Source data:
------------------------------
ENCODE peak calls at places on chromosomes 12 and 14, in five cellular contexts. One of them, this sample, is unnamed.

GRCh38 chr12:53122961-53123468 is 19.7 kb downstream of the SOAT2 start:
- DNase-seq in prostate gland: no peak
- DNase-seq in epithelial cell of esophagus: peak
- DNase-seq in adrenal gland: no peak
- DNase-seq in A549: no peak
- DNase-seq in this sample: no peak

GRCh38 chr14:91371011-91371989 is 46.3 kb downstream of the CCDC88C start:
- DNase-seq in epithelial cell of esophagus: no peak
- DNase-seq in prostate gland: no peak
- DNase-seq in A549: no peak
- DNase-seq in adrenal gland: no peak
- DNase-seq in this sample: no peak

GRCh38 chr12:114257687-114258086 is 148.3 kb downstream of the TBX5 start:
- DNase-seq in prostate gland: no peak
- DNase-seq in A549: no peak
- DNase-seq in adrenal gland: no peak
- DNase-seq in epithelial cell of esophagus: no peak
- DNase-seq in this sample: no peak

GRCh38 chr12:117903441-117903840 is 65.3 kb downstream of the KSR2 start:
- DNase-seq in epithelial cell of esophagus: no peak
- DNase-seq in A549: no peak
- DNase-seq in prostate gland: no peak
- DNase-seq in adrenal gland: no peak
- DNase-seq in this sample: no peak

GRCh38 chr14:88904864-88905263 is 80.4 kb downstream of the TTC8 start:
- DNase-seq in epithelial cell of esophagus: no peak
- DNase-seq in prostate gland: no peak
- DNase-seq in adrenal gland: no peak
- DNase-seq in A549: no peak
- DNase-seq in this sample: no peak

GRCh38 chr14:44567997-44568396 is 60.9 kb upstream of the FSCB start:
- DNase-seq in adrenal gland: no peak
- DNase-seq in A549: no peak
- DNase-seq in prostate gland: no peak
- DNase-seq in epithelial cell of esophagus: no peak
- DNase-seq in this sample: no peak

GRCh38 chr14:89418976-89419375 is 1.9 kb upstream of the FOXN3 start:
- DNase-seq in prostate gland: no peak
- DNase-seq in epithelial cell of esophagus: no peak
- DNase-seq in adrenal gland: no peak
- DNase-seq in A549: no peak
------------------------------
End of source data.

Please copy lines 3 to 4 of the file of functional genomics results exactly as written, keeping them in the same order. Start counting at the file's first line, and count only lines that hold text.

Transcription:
- DNase-seq in prostate gland: no peak
- DNase-seq in epithelial cell of esophagus: peak